1318    be set to point to a \fBchar *\fP variable. If the pattern contains any
1319    backtracking control verbs such as (*MARK:NAME), and the execution ends up with
1320    a name to pass back, a pointer to the name string (zero terminated) is placed
1321    in the variable pointed to by the \fImark\fP field. The names are within the
1322    compiled pattern; if you wish to retain such a name you must copy it before
1323    freeing the memory of a compiled pattern. If there is no name to pass back, the
1324    variable pointed to by the \fImark\fP field set to NULL. For details of the
1325    backtracking control verbs, see the section entitled
1326    .\" HTML <a href="pcrepattern#backtrackcontrol">
1327    .\" </a>
1328    "Backtracking control"
1329    .\"
1330    in the
1331    .\" HREF
1332    \fBpcrepattern\fP
1333    .\"
1334    documentation.
1335    .
1336  .  .
1337    .\" HTML <a name="execoptions"></a>
1338  .SS "Option bits for \fBpcre_exec()\fP"  .SS "Option bits for \fBpcre_exec()\fP"
1339  .rs  .rs
1340  .sp  .sp
1341  The unused bits of the \fIoptions\fP argument for \fBpcre_exec()\fP must be  The unused bits of the \fIoptions\fP argument for \fBpcre_exec()\fP must be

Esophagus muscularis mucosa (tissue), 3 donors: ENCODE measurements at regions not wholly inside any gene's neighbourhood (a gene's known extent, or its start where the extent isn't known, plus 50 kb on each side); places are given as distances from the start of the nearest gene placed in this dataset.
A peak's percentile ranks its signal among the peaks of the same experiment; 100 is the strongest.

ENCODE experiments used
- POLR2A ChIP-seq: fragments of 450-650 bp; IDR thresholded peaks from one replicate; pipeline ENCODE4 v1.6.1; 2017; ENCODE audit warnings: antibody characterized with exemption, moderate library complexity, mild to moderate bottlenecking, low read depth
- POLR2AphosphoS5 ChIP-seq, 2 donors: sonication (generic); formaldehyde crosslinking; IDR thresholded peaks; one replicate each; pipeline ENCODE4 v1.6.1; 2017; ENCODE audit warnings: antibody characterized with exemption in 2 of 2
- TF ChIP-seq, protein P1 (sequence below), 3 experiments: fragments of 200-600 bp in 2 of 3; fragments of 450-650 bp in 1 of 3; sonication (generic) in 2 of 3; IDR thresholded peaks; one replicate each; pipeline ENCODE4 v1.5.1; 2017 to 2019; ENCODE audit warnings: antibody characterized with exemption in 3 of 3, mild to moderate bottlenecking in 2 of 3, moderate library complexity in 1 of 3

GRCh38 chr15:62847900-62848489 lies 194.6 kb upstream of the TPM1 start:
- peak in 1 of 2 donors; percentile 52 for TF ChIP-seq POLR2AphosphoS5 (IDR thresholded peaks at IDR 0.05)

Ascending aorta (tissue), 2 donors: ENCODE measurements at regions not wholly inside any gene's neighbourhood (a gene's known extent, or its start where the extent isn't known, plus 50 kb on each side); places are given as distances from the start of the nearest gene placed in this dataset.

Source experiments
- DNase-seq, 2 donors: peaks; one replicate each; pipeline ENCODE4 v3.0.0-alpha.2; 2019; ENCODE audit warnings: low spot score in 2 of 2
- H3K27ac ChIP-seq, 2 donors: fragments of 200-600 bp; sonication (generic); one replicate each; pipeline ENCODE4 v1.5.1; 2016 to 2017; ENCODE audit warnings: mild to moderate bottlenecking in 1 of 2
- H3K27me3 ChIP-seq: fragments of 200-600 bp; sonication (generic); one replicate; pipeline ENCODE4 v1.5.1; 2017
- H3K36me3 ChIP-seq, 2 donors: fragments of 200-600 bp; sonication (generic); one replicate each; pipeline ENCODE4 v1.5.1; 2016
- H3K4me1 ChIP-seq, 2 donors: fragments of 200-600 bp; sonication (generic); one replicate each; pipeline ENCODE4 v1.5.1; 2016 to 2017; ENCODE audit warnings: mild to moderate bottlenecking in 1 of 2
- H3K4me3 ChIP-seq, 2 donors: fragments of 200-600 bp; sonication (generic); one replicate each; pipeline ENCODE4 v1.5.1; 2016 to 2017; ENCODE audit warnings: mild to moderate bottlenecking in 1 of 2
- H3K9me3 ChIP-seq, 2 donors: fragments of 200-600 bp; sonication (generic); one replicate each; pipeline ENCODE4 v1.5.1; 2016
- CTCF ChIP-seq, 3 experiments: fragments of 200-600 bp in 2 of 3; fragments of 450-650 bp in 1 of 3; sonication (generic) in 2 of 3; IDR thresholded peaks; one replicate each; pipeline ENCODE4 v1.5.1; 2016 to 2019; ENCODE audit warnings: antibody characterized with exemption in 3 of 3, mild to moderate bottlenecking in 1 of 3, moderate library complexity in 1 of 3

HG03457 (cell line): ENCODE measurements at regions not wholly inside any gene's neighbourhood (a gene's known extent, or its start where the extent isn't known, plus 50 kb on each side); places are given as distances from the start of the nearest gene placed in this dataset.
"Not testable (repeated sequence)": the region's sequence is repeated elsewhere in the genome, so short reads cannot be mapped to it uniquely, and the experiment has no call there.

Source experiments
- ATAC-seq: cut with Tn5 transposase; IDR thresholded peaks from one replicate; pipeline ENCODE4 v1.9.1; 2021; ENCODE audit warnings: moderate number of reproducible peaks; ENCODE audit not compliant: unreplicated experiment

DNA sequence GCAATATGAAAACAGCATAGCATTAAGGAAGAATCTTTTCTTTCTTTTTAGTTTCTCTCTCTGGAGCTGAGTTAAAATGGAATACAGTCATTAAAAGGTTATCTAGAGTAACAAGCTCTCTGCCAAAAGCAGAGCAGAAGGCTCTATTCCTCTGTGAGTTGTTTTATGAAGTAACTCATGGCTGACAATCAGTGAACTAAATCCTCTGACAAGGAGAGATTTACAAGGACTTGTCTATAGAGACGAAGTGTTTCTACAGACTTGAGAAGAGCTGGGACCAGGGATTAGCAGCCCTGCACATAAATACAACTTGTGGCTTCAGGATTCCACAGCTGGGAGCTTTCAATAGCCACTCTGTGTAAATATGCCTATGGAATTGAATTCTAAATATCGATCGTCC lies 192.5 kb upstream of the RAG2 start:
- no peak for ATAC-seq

1342  zero. The only bits that may be set are PCRE_ANCHORED, PCRE_NOTBOL,  zero. The only bits that may be set are PCRE_ANCHORED, PCRE_NEWLINE_\fIxxx\fP,
1343  PCRE_NOTEOL, PCRE_NOTEMPTY, PCRE_NO_UTF8_CHECK and PCRE_PARTIAL.  PCRE_NOTBOL, PCRE_NOTEOL, PCRE_NOTEMPTY, PCRE_NOTEMPTY_ATSTART,
1344    PCRE_NO_START_OPTIMIZE, PCRE_NO_UTF8_CHECK, PCRE_PARTIAL_SOFT, and
1345    PCRE_PARTIAL_HARD.
1346  .sp  .sp
1347    PCRE_ANCHORED    PCRE_ANCHORED
1348  .sp  .sp
# Line 1067  matching position. If a pattern was comp Line 1351  matching position. If a pattern was comp
1351  to be anchored by virtue of its contents, it cannot be made unachored at  to be anchored by virtue of its contents, it cannot be made unachored at
1352  matching time.  matching time.
1353  .sp  .sp
1354      PCRE_BSR_ANYCRLF
1355      PCRE_BSR_UNICODE
1356    .sp
1357    These options (which are mutually exclusive) control what the \eR escape